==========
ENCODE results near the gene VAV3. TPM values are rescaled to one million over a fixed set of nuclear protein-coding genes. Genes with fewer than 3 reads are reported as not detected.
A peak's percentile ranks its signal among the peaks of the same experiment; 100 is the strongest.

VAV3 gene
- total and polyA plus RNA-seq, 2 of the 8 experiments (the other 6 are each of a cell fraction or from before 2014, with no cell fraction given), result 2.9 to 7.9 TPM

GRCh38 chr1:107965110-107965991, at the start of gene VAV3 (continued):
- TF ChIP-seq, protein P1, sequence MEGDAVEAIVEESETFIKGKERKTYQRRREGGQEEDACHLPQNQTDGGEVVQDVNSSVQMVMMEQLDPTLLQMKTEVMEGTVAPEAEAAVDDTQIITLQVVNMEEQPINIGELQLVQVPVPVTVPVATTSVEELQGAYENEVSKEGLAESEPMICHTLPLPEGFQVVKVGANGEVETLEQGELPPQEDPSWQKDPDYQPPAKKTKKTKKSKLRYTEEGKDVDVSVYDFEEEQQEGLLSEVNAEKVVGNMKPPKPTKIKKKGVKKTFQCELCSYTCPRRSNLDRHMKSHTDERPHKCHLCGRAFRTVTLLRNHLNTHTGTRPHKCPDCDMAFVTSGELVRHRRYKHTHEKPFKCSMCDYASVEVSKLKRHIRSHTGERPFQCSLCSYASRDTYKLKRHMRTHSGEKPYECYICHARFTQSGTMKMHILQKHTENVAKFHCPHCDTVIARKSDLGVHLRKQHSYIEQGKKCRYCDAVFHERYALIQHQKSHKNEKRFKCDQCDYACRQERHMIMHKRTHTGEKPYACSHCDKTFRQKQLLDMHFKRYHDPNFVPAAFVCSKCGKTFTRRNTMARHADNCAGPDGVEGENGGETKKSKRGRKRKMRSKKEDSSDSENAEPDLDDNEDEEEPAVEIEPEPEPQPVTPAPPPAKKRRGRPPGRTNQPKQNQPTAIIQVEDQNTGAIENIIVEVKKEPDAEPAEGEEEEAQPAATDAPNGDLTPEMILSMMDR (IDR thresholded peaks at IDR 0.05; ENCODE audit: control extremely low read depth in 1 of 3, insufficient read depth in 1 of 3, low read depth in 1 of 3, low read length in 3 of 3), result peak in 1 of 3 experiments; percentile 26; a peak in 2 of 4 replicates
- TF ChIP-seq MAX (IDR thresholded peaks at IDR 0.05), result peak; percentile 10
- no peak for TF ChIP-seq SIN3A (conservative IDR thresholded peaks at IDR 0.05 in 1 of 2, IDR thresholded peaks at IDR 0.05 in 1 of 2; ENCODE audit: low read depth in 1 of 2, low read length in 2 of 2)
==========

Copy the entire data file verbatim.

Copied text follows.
ENCODE results near the gene VAV3. TPM values are rescaled to one million over a fixed set of nuclear protein-coding genes. Genes with fewer than 3 reads are reported as not detected.
A peak's percentile ranks its signal among the peaks of the same experiment; 100 is the strongest.

VAV3 gene
- total and polyA plus RNA-seq, 2 of the 8 experiments (the other 6 are each of a cell fraction or from before 2014, with no cell fraction given), result 2.9 to 7.9 TPM

GRCh38 chr1:107965110-107965991, at the start of gene VAV3 (continued):
- TF ChIP-seq, protein P1, sequence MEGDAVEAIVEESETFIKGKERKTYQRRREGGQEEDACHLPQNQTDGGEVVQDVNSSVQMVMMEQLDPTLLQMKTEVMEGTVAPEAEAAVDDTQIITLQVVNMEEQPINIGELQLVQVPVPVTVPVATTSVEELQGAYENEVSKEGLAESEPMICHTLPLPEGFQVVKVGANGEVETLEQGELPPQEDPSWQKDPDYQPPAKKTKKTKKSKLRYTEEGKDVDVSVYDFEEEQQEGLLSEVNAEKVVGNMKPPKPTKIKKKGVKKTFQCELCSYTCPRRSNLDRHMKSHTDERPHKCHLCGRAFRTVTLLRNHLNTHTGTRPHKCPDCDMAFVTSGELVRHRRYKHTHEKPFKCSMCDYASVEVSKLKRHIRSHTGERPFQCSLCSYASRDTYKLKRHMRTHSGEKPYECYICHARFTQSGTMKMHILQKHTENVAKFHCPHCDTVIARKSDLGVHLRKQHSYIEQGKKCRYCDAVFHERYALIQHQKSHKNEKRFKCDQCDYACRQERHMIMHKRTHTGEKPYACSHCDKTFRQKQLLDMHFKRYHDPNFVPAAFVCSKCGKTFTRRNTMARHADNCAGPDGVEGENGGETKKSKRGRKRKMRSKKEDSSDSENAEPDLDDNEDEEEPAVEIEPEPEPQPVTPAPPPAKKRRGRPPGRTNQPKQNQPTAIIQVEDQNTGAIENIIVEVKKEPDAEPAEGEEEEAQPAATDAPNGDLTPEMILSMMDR (IDR thresholded peaks at IDR 0.05; ENCODE audit: control extremely low read depth in 1 of 3, insufficient read depth in 1 of 3, low read depth in 1 of 3, low read length in 3 of 3), result peak in 1 of 3 experiments; percentile 26; a peak in 2 of 4 replicates
- TF ChIP-seq MAX (IDR thresholded peaks at IDR 0.05), result peak; percentile 10
- no peak for TF ChIP-seq SIN3A (conservative IDR thresholded peaks at IDR 0.05 in 1 of 2, IDR thresholded peaks at IDR 0.05 in 1 of 2; ENCODE audit: low read depth in 1 of 2, low read length in 2 of 2)